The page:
A version of this post has been published as an interactions magazine blog post.
My teaching partner Mandy and I stood in silence looking around the room one last time in which magic had happened the preceding 10 weeks. We teach the UX Design immersive for General Assembly in San Francisco. 10 weeks, 5 days/week, 8 hours/day of teaching and learning, of intense, hard work, of struggle, of laughter, of transformation, of bonding that will last forever. Educational experiences don’t get any better than this.
The UX Design immersive is intended mostly for people wanting to make a career transition. Students make a huge commitment by signing up for the course, stopping whatever they were doing prior, and in some cases, traveling long distances to do one thing: to become a UX designer.
General Assembly is one of several new educational institutions that are slowly disrupting the higher education space. Jon Kolko has identified the following qualities shared by many of these institutions’ programs:
- they are short;
- they focus on skill acquisition;
- they produce a portfolio as evidence of mastery;
- they are taught by practitioners;
- they promote employment and career repositioning, rather than emphasizing the benefits of learning as an end in itself;
- they typically focus on "Richard Florida" type jobs and careers: the creative disciplines of software engineering, product design, advertising, marketing, and so-on.
“Students who graduate from these programs have a body of work that they can point to and say ‘I made those things.’ This makes it very easy to understand and judge the quality of the student, particularly from the standpoint of a recruiter or hiring manager.”
“These educators have a deep and intimate understanding of both the material that is being taught and the relevancy of that material to a job.”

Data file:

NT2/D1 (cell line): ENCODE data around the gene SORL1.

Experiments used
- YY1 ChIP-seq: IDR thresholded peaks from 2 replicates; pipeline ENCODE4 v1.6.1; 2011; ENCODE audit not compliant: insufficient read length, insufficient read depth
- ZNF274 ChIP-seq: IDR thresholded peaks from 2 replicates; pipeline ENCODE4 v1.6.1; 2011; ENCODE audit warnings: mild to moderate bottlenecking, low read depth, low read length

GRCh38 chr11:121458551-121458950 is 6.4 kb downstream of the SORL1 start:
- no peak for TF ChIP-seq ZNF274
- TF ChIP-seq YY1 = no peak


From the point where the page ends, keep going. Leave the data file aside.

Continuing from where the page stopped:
Given the increasingly heard argument that academic programs are not producing the kinds of designers needed most by industry (see, for example, "On Design Education")… And given that 90% of UX Design immersive students secure jobs within 90 days of the end of their cohort... (I might be moderating a panel contrasting different institutional instructional models at the Interaction 15 Education Summit in February.)
What is it like teaching the UX Design immersive at General Assembly? To get a sense of this, read the interactions magazine blog post written earlier this year by our fellow UX Design immersive instructor in Los Angeles, Ashley Karr, entitled, “Why Teaching Tech Matters.” Also, Mandy and I might be conducting a mock classroom at the Interaction 15 Education Summit in February to give attendees a mini-experience of the immersive program.
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Tears filled the room on the final day of the course. We all had put everything we had into the preceding 10 weeks, and we could not help but be emotional. We hope the magic will happen again when we teach the course again beginning in December. But it all will happen in a different space (a new campus opens tomorrow), and Mandy and I will be paired with other instructors instead of each other.
I will miss the magic of Room 202 in the crazy, crowded 580 Howard Lofts with only one bathroom and no air conditioning, situated next to a noisy construction site; I will miss the magic of working closely with the amazing Mandy Messer; and I will miss the magic of getting to know a certain 21 special, fabulous people who are now new UX designers.
(photo courtesy of Celso Rodrigues)